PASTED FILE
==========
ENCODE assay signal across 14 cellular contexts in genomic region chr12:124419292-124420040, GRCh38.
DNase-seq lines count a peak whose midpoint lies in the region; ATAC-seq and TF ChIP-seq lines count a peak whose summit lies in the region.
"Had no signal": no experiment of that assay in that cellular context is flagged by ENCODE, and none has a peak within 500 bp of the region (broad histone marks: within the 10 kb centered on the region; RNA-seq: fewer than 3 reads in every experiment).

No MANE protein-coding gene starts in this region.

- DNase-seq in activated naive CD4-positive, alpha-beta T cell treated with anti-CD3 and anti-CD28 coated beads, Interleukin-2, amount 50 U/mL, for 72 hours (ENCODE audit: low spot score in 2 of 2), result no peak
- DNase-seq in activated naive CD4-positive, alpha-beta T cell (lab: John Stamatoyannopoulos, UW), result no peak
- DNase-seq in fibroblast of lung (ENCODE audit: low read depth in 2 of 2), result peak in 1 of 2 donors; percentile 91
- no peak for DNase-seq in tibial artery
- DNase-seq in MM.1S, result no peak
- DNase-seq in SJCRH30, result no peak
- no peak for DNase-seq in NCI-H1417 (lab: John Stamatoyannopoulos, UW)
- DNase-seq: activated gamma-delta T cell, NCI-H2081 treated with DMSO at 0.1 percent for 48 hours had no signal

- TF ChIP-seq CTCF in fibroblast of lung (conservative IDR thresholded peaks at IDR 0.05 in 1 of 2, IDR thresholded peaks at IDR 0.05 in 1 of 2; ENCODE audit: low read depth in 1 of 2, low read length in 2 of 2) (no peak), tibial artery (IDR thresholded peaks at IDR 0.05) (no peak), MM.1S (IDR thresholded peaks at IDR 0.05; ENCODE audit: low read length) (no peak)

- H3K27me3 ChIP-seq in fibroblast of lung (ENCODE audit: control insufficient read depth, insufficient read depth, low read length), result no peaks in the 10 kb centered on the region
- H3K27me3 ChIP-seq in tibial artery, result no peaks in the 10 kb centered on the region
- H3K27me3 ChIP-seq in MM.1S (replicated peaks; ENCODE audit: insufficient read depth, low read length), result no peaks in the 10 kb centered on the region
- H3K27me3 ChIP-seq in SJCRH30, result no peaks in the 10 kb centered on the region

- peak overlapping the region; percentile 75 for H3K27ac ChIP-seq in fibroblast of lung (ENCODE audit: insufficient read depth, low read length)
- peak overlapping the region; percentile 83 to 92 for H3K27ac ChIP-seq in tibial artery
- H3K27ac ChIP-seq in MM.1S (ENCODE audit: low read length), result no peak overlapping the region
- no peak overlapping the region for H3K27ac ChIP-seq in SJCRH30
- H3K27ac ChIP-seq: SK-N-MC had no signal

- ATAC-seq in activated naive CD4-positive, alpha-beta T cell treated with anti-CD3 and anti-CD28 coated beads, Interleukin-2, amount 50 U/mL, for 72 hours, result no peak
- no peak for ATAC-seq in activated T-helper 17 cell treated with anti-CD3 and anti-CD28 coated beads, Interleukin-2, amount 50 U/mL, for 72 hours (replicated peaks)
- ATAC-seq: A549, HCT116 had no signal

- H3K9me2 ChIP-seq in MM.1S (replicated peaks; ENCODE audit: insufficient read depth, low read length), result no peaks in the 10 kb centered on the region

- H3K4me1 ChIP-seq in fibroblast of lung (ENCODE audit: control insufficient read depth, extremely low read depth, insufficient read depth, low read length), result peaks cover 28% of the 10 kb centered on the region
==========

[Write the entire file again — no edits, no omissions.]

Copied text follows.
ENCODE assay signal across 14 cellular contexts in genomic region chr12:124419292-124420040, GRCh38.
DNase-seq lines count a peak whose midpoint lies in the region; ATAC-seq and TF ChIP-seq lines count a peak whose summit lies in the region.
"Had no signal": no experiment of that assay in that cellular context is flagged by ENCODE, and none has a peak within 500 bp of the region (broad histone marks: within the 10 kb centered on the region; RNA-seq: fewer than 3 reads in every experiment).

No MANE protein-coding gene starts in this region.

- DNase-seq in activated naive CD4-positive, alpha-beta T cell treated with anti-CD3 and anti-CD28 coated beads, Interleukin-2, amount 50 U/mL, for 72 hours (ENCODE audit: low spot score in 2 of 2), result no peak
- DNase-seq in activated naive CD4-positive, alpha-beta T cell (lab: John Stamatoyannopoulos, UW), result no peak
- DNase-seq in fibroblast of lung (ENCODE audit: low read depth in 2 of 2), result peak in 1 of 2 donors; percentile 91
- no peak for DNase-seq in tibial artery
- DNase-seq in MM.1S, result no peak
- DNase-seq in SJCRH30, result no peak
- no peak for DNase-seq in NCI-H1417 (lab: John Stamatoyannopoulos, UW)
- DNase-seq: activated gamma-delta T cell, NCI-H2081 treated with DMSO at 0.1 percent for 48 hours had no signal

- TF ChIP-seq CTCF in fibroblast of lung (conservative IDR thresholded peaks at IDR 0.05 in 1 of 2, IDR thresholded peaks at IDR 0.05 in 1 of 2; ENCODE audit: low read depth in 1 of 2, low read length in 2 of 2) (no peak), tibial artery (IDR thresholded peaks at IDR 0.05) (no peak), MM.1S (IDR thresholded peaks at IDR 0.05; ENCODE audit: low read length) (no peak)

- H3K27me3 ChIP-seq in fibroblast of lung (ENCODE audit: control insufficient read depth, insufficient read depth, low read length), result no peaks in the 10 kb centered on the region
- H3K27me3 ChIP-seq in tibial artery, result no peaks in the 10 kb centered on the region
- H3K27me3 ChIP-seq in MM.1S (replicated peaks; ENCODE audit: insufficient read depth, low read length), result no peaks in the 10 kb centered on the region
- H3K27me3 ChIP-seq in SJCRH30, result no peaks in the 10 kb centered on the region

- peak overlapping the region; percentile 75 for H3K27ac ChIP-seq in fibroblast of lung (ENCODE audit: insufficient read depth, low read length)
- peak overlapping the region; percentile 83 to 92 for H3K27ac ChIP-seq in tibial artery
- H3K27ac ChIP-seq in MM.1S (ENCODE audit: low read length), result no peak overlapping the region
- no peak overlapping the region for H3K27ac ChIP-seq in SJCRH30
- H3K27ac ChIP-seq: SK-N-MC had no signal

- ATAC-seq in activated naive CD4-positive, alpha-beta T cell treated with anti-CD3 and anti-CD28 coated beads, Interleukin-2, amount 50 U/mL, for 72 hours, result no peak
- no peak for ATAC-seq in activated T-helper 17 cell treated with anti-CD3 and anti-CD28 coated beads, Interleukin-2, amount 50 U/mL, for 72 hours (replicated peaks)
- ATAC-seq: A549, HCT116 had no signal

- H3K9me2 ChIP-seq in MM.1S (replicated peaks; ENCODE audit: insufficient read depth, low read length), result no peaks in the 10 kb centered on the region

- H3K4me1 ChIP-seq in fibroblast of lung (ENCODE audit: control insufficient read depth, extremely low read depth, insufficient read depth, low read length), result peaks cover 28% of the 10 kb centered on the region